Georgetown; – More than a decade after the death of notorious prison escapee Shawn Brown, and close to a decade since the death of his criminal cohort Rondell ‘Fine man’ Rollins (once classified as Guyana’s most wanted criminal), along with Andrew Douglas and two other felons; their criminal remnants and the youths that were inspired by them, continue to create repeated rounds of headache for the police and the prison system as a whole.
Many adequately aged Guyanese should be able to recall that after the infamous Mash Day prison escape in 2002, it was Andrew Douglas who took up the role as de facto gang leader, and profess himself to be a liberator of the oppressed.
Choosing to attire himself like Osama Bin Laden’s Taliban soldiers out of Afghanistan, Douglas sported a headscarf that was reminiscent of Bin Laden, along with an AK 47 rifle, which he displayed during a video statement that was widely broadcasted and transcribed by the local media.
The video which had later found its way onto the YouTube channel, attracted hundreds of thousands of views and support from insurgents from around the world, before it was subsequently removed by Google; supposedly after the United States considered it a potential regional security issue.
However, many Guyanese who had felt oppressed by the State during that time had supported Douglas along with his gang which included Fine Man, Dale Moore and Shawn Brown, who were all later able to easily attract dozens of gullible youths to join their gang.
As a matter of fact, many youths including teenage girls and underage boys at the time had aligned themselves as a “Taliban”; – the name that was adapted by the gang, and which was also a slang that reinforced the public’s sympathy to the local grouping; while Taliban-slogan songs that were often released out of Jamaica made the sympathy task easier.
But after security agents from the United States allegedly approached gang leader Douglas and possibly promised him some concessions, the Buxtonian subsequently denounced unnecessary violence and expressed a preference to negotiate with the State.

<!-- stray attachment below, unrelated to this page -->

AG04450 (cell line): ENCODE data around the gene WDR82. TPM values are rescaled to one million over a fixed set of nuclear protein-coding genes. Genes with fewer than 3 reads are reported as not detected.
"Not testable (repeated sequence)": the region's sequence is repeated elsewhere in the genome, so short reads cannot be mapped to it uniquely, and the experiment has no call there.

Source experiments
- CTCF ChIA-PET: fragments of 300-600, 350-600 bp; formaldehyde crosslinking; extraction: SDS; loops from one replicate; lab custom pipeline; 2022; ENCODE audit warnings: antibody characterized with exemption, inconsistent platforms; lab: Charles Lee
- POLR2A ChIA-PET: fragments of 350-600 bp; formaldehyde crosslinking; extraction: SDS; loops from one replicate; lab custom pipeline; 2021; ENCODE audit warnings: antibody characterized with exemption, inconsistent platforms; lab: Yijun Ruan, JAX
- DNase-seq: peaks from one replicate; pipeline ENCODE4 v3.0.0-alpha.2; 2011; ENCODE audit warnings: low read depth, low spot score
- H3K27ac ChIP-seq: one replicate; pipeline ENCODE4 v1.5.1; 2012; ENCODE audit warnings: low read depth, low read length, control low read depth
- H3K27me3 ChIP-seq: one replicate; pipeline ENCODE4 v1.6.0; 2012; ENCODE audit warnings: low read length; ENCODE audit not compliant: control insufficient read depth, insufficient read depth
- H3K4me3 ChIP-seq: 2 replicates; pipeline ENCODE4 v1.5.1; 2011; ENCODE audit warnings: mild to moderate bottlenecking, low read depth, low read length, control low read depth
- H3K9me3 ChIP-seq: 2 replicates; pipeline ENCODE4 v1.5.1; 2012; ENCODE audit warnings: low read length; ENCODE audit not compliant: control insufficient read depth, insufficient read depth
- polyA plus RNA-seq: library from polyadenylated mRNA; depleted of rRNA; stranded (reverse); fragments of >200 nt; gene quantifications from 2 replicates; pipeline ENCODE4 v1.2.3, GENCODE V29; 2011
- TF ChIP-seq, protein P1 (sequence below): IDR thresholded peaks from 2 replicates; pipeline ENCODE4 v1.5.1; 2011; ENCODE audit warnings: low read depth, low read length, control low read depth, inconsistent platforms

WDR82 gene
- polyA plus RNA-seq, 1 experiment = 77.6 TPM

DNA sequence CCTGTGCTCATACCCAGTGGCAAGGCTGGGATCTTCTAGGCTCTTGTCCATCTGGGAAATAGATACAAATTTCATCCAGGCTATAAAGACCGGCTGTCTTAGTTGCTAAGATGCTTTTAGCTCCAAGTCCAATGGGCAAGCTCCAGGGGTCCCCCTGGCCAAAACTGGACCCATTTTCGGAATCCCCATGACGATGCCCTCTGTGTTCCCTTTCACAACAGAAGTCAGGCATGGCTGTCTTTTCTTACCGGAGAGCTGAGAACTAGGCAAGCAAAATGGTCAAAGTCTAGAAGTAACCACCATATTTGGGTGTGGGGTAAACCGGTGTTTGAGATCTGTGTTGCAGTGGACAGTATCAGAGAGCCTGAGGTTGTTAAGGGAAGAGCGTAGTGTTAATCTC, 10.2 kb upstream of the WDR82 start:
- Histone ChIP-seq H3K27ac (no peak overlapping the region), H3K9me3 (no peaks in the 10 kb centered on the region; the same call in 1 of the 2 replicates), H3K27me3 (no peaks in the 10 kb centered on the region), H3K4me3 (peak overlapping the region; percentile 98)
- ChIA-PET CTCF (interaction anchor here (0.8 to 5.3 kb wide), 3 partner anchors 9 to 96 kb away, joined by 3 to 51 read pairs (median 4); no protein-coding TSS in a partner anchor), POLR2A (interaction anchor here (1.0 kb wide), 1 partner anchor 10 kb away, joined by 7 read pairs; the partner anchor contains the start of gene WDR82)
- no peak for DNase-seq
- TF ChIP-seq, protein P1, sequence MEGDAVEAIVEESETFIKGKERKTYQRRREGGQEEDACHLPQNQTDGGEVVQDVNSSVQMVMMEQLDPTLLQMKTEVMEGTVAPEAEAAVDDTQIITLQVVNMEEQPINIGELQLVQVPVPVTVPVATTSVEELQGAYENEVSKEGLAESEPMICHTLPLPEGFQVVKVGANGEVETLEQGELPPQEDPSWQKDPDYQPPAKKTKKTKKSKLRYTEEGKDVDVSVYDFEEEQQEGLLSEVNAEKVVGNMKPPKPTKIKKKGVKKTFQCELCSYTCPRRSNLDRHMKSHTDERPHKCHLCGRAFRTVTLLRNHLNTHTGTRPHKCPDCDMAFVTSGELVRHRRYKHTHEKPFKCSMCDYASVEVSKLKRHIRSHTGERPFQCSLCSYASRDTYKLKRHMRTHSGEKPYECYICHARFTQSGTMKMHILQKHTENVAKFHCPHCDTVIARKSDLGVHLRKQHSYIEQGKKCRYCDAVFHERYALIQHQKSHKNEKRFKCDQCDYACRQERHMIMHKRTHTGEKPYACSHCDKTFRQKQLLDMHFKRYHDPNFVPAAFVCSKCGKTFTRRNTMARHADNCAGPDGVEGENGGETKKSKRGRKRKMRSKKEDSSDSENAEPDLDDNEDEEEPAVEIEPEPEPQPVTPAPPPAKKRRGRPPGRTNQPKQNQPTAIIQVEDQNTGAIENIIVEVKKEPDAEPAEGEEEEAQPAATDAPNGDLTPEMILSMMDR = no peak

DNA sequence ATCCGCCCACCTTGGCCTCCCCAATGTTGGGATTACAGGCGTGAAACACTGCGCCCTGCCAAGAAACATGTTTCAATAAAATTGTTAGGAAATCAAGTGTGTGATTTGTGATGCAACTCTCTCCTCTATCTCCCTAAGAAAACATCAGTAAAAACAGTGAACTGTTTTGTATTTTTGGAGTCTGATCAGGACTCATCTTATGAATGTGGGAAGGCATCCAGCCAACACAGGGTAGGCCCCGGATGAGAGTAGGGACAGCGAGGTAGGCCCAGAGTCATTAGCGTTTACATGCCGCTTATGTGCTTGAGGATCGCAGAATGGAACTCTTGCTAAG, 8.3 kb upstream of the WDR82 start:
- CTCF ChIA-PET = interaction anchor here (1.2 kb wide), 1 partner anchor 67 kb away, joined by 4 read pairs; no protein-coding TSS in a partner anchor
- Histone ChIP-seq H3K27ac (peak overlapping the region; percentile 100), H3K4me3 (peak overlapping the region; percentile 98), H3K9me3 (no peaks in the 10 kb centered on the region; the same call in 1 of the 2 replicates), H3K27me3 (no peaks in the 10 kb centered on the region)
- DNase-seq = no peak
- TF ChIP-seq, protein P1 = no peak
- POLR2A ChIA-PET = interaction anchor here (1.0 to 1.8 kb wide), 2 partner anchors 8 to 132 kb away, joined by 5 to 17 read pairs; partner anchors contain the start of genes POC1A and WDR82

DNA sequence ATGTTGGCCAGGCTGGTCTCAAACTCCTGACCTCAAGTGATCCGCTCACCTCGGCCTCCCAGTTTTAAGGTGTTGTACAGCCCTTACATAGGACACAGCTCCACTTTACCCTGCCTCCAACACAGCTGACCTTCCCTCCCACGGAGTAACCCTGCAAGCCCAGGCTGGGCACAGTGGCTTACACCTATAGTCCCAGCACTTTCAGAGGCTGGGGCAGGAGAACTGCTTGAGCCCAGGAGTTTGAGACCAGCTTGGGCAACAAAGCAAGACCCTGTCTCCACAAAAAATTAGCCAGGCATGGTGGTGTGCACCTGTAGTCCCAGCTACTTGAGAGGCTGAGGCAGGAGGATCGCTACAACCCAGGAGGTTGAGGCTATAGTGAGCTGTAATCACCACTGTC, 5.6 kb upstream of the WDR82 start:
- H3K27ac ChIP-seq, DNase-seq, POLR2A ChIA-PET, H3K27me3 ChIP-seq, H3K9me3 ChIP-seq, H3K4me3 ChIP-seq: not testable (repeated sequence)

Former youth members of the gang had claimed that Douglas subsequently urged his gang members to lay down their arms, and they would be allowed to live peacefully in the backlands.
However, some sources claimed that the men rejected this at a meeting in Agricola; which later led to Dale Moore killing Douglas on the 26 August 2002, after contending that he had diverted from the objectives of the group.
Douglas’ family members were later contacted to uplift his body which was neatly wrapped in a white sheet, and placed in a parked stolen car along the East Bank carriageway.
Once Douglas was out of the picture, many of the youths were then trained into harden criminals by Moore and subsequently by Fine Man, after the death of Moore and Brown.
With Fineman left to hold on to the leadership role of the gang, he followed a path that was as brutal as the Taliban, and ensured that he took a number of youths on his many criminal escapades.
But it was the Lusignan and Bartica massacres that shook the nation, and subsequently force the police to bury their fears, and hunt down the gang with better support from the army.
Overtime, Fine Man was ambushed and killed on the 28 August 2008, while some of the youths that were under his tutelage were captured and brought to trial for their alleged crimes.
Among the subsequently arrested youths were Mark Royden Williams, Sherwin Nero, and Stafrei Hopkinson; – the very men who allegedly instigated and started the fire at the Camp Street prison on the 9 July 2017, resulting in their successful escape just like their criminal educators had done in 2002.
While it can be confirmed that most of the escapees were convicts who sprung up under Fine Man’s tutelage, there are still many other criminal protégés of the dead gang leader that are definitely unknown to the police. And even though there is a handful of them that the police may have known about, law enforcement authorities are said to be lacking any real evidence to arrest them for a crime.
But as long as those men are in the shadows, there is no doubt that the criminal legacy of Fine Man and Shawn Brown would continue to be a revolving migraine headache for the rule of law in Guyana, for many years to come.